I have just had my third baby boy and my second child (3) has turned into someone I don’t even recognize. At first he was very upset about the baby and asked us to leave him at the hospital. When we came home, my husband and I had to be super watchful with him because he was rough with the new baby. This was so different to our oldest son (6), who was besotted with his new baby brother.
Now, two months later, he is much better with the baby but his behavior is impossible. He literally doesn’t listen to a thing we say. We may as well not be talking! What are we doing wrong?
It certainly sounds like your little one is struggling with having a new “baby” in the house. Take heart, you are not alone with this problem and there are many things that your husband and you can do to bring harmony back into your home!
You have done nothing wrong. The birth order of our children and its effects has received attention from parenting analysts all over the world. Entire books have been dedicated to this subject. You may want to check out some of these.
Keven Leman’s book “The Birth Order Book” is worth looking at. He has also written a children’s picture book called “My Middle Child, There’s No One Like You.” I find children’s stories a wonderful way to help them understand their feelings and to springboard further discussion about things that may be worrying them. Books can help children put their feelings into words that they may not have been able to do before.
Your three year old has had to, very abruptly, give up his previous status of “baby.” This is very difficult for him and he is doing everything he can to hold onto you your undivided attention. This often exhibits in “bad” behavior. The reality is that he is no longer the baby and your attention has become more divided. So what do you do? Make the times when he is not acting out really count. Even if you can’t reinforce something he is actively doing, compliment him generally. Say things like, “Mommy and Daddy are so lucky to have a boy like you. We love you this much.”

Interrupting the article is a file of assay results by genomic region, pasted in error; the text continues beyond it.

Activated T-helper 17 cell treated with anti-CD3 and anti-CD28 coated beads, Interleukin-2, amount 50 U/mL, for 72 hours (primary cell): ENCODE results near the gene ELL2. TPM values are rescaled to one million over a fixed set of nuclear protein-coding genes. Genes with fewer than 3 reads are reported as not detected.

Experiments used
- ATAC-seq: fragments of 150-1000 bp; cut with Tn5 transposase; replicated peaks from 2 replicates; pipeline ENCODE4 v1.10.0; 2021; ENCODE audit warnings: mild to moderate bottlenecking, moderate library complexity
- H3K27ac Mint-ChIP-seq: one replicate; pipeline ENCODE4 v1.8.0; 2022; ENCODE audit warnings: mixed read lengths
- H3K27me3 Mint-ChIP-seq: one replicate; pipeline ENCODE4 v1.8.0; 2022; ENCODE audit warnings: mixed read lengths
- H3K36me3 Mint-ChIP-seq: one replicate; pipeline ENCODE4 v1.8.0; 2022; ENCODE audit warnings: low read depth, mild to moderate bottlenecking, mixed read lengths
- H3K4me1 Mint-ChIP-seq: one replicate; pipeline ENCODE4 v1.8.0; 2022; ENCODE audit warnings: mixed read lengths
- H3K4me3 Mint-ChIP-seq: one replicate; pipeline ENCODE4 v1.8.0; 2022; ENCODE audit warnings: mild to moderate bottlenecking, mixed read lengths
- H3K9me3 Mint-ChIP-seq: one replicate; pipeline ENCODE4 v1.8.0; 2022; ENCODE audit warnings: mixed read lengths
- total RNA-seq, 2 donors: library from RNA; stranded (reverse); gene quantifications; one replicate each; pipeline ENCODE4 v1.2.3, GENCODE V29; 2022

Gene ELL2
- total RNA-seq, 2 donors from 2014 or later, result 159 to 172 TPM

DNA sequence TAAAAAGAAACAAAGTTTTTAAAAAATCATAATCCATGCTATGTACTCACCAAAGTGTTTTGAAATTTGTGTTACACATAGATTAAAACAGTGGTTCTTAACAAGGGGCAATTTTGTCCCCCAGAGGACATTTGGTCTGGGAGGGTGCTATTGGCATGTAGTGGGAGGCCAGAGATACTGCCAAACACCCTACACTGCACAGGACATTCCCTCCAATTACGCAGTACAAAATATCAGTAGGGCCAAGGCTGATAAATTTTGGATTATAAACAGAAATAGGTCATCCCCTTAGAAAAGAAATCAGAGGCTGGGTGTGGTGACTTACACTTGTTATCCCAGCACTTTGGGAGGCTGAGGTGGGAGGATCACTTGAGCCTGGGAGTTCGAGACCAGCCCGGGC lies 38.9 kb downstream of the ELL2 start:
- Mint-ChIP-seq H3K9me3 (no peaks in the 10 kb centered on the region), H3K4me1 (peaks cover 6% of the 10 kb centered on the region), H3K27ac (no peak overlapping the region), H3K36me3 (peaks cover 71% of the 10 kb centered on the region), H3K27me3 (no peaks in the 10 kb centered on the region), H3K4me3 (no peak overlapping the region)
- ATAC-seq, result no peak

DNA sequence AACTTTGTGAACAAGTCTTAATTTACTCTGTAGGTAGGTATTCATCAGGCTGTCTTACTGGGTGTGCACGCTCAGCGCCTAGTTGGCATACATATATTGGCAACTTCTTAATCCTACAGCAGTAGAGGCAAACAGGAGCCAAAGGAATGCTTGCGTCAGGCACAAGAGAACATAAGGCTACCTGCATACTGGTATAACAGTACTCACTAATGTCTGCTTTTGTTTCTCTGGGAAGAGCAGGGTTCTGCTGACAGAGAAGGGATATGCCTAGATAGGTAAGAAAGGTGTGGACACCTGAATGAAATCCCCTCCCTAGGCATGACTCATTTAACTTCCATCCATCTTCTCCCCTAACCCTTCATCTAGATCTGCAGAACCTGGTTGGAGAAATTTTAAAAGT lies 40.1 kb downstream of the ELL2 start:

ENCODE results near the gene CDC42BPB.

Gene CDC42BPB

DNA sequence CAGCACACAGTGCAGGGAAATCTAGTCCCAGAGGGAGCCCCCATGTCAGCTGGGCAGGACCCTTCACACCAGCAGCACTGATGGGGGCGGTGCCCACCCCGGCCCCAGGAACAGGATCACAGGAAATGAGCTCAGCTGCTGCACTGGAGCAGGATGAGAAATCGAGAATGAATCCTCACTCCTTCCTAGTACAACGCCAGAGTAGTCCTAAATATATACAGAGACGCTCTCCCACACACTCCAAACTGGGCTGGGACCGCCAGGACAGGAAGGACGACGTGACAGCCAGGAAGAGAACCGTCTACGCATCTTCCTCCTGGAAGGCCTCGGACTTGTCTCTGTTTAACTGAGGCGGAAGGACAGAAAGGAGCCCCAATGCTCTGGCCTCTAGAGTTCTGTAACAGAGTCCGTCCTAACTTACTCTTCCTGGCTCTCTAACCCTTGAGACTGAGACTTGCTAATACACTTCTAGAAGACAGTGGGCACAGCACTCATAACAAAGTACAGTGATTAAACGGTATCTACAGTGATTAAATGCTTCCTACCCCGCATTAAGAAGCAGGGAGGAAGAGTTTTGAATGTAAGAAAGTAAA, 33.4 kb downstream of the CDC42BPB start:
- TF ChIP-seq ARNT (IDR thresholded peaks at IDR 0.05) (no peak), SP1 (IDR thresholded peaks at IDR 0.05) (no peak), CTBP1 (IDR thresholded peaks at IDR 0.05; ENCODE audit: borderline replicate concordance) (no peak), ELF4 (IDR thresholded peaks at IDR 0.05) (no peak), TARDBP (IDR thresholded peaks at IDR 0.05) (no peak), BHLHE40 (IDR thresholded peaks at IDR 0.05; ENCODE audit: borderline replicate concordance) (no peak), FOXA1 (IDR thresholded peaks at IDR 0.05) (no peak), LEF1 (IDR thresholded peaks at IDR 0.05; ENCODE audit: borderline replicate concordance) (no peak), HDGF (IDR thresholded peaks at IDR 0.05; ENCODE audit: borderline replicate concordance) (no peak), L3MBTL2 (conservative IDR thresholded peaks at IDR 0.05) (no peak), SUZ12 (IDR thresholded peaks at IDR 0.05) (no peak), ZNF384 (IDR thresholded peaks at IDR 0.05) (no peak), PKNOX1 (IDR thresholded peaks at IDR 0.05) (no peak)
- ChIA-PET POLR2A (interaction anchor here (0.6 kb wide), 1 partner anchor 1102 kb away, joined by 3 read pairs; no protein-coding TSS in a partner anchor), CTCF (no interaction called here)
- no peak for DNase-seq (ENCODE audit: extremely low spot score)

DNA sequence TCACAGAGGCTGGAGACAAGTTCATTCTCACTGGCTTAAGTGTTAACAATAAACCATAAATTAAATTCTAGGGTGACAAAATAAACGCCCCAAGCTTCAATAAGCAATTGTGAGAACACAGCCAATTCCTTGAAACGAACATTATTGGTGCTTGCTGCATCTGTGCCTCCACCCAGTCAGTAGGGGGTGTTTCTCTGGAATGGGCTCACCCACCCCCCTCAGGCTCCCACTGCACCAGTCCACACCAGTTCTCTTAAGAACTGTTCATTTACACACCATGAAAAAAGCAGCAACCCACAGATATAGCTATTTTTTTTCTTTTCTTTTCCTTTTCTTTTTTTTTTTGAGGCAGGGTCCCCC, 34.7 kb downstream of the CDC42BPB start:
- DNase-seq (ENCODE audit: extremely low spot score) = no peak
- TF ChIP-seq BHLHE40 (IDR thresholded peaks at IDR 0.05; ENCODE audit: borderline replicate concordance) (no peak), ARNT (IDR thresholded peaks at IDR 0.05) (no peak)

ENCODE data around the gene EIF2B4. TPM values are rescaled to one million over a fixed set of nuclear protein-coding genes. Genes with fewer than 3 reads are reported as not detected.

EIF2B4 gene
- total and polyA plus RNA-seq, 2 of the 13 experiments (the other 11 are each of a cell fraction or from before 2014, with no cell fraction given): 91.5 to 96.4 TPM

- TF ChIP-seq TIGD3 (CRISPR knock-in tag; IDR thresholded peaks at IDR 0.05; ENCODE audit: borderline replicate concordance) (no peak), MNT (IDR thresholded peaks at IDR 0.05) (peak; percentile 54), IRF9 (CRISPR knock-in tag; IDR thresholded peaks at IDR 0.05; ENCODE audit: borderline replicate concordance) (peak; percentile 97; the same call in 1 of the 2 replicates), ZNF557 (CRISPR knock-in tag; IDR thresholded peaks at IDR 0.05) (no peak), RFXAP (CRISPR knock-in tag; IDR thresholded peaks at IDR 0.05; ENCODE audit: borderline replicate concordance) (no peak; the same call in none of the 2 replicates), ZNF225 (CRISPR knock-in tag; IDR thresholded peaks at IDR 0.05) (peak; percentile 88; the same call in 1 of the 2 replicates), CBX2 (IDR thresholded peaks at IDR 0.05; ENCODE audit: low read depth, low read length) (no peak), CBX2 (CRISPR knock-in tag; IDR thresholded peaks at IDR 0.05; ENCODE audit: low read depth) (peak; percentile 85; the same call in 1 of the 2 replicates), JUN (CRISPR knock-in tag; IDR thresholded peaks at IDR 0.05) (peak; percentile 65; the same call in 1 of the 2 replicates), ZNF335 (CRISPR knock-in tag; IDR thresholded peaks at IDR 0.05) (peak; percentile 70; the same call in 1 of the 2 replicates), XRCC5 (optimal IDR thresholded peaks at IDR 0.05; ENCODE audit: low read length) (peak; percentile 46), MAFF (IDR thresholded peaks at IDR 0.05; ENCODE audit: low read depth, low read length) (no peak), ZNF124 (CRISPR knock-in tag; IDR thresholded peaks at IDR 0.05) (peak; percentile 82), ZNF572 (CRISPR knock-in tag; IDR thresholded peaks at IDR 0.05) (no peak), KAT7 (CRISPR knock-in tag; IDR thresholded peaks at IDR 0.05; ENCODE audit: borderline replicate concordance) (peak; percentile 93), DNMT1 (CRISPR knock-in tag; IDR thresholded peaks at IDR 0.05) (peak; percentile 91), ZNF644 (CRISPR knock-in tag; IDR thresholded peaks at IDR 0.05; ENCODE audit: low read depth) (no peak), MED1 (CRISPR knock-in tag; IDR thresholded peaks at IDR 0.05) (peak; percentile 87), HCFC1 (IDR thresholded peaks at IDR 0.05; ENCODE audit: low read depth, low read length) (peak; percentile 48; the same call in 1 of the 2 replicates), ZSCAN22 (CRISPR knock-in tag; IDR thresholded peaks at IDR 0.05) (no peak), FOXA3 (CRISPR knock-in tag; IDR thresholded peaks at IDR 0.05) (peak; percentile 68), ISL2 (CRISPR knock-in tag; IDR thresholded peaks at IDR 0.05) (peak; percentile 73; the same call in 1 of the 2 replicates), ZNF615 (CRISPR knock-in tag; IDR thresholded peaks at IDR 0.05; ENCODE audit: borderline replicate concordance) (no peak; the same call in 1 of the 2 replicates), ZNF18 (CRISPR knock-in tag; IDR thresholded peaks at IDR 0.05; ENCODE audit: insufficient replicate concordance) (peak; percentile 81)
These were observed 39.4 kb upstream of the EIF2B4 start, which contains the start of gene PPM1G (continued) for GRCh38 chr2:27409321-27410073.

Try and avoid reinforcing him as a big brother unless he is doing something like passing you a diaper. Even in this situation, let him know that you love him for himself. So say something like, “Thank you for being such a great helper. Are you an amazing helper like this at school too?” When you are able, spend intensive “love” time with him. Extra hugs, kisses and “I love you’s” go a long way with a child who feels displaced. Also let him know that he may not be your youngest baby but he is still your baby. Bring out his baby books as a bedtime read.
Bad behavior should never be tolerated but you can use these times to connect positively with your child too. Parents generally know why a child is acting out. In this case, your little boy is feeling left out so before you discipline him for his “bad” behavior, let him know that you understand his perspective. This is more than reflecting his feelings; it is saying something to him that really lets him know that you get him. For example, if he throws a toy at his older brother while you are feeding the baby, you might say something like, “You’re mad because you want me to play with you and it makes you sad that I’m always feeding the baby. I can see that but you still can’t throw things at your brother because that could hurt him.”
This alone will often calm your child because children (and adults) like to be heard and understood. This doesn’t remove the need to discipline his bad behavior. If hysteria ensues with the discipline, reflect his perspective in the same way. For example, “I know this is really not what you want but when you thrown a toy at your brother you always get a time out.” Showing empathy to a child who is misbehaving does not eliminate discipline, it simply introduces another element that will impact is behavior more long-term. I hope this helps!